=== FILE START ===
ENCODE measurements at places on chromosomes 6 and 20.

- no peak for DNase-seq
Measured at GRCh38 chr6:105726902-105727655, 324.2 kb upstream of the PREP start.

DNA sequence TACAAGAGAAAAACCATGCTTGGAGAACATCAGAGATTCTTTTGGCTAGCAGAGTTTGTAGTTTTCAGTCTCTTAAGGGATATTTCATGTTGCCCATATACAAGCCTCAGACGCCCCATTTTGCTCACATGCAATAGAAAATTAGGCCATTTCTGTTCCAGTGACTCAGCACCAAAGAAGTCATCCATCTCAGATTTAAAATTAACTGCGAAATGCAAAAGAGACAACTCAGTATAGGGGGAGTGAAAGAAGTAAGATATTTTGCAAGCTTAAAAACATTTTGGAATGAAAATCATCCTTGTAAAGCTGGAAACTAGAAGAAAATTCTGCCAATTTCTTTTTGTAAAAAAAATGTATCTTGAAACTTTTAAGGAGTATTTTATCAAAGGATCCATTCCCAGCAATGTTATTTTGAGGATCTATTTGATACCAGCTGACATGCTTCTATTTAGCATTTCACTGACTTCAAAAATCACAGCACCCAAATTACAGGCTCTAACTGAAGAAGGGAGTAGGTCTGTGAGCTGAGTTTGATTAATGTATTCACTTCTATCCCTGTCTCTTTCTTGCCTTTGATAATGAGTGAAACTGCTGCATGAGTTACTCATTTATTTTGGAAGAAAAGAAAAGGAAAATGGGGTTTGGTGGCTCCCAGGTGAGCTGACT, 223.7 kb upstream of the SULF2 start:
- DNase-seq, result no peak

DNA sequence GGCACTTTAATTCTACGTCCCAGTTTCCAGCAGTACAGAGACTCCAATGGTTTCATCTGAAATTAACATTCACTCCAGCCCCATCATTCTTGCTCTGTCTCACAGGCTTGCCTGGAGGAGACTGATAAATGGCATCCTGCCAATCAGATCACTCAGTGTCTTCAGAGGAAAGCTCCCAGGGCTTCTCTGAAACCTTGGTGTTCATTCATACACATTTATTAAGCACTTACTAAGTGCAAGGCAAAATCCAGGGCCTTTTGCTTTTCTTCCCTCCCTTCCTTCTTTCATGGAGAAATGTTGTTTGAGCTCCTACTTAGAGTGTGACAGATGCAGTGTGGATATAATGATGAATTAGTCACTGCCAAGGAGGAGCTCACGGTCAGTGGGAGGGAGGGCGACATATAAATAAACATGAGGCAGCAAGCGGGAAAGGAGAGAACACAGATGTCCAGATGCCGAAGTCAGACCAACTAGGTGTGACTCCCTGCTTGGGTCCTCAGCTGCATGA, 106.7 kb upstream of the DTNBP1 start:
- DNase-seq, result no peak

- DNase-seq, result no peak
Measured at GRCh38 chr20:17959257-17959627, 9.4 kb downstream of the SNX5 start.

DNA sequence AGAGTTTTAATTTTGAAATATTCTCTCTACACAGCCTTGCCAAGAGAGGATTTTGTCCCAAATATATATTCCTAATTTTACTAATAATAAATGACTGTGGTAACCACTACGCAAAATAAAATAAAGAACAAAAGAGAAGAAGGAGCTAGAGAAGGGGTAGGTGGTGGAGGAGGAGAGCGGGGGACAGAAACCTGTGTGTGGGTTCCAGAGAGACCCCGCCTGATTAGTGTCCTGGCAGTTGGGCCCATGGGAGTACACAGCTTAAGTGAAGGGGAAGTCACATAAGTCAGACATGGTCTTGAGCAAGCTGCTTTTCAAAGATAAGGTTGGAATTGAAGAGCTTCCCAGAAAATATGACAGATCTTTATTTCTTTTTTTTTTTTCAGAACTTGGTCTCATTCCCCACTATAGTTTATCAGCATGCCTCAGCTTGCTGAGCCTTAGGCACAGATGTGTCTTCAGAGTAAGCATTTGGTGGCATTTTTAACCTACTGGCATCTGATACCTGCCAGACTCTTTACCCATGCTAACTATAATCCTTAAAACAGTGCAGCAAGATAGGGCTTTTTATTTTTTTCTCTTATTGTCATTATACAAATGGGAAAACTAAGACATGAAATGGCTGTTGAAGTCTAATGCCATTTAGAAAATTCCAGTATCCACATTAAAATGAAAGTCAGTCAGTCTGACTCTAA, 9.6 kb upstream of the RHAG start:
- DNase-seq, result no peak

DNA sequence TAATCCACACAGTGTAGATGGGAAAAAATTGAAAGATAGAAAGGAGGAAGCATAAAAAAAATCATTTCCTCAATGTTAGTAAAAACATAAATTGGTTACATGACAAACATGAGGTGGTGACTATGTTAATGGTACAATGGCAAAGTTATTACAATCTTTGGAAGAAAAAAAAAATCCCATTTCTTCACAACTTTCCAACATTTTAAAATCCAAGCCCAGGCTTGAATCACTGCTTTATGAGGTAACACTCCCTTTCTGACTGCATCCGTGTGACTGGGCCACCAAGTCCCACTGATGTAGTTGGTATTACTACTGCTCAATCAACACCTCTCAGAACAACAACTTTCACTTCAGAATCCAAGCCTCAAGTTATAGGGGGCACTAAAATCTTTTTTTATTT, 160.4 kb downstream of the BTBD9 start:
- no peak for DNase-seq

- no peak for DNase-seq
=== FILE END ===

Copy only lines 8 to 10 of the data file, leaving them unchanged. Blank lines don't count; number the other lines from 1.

- DNase-seq, result no peak
Measured at GRCh38 chr20:17959257-17959627, 9.4 kb downstream of the SNX5 start.

DNA sequence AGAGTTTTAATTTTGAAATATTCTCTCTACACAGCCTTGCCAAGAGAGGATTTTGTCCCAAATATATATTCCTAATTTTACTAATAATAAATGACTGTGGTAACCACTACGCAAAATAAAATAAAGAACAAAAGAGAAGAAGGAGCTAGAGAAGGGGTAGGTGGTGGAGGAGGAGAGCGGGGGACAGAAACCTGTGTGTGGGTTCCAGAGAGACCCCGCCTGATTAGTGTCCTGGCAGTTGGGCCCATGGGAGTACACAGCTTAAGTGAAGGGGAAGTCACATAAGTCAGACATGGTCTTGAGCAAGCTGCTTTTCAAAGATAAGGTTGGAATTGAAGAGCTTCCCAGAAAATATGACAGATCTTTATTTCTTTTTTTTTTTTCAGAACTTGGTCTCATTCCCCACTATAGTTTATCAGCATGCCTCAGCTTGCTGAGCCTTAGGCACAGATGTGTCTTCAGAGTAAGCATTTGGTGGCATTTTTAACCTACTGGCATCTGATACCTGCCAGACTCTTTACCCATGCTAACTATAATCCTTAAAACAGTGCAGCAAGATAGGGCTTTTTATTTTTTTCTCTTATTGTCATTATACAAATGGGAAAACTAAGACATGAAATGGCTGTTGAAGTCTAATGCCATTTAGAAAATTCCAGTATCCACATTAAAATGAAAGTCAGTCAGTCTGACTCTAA, 9.6 kb upstream of the RHAG start: